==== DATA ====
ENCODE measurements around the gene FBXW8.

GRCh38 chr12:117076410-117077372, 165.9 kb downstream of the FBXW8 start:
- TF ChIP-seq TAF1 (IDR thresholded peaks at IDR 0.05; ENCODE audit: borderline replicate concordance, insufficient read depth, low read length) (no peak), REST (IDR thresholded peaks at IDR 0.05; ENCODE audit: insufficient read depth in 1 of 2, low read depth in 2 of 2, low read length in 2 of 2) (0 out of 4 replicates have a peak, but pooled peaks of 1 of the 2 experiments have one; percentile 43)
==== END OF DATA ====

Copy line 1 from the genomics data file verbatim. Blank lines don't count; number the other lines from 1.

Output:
ENCODE measurements around the gene FBXW8.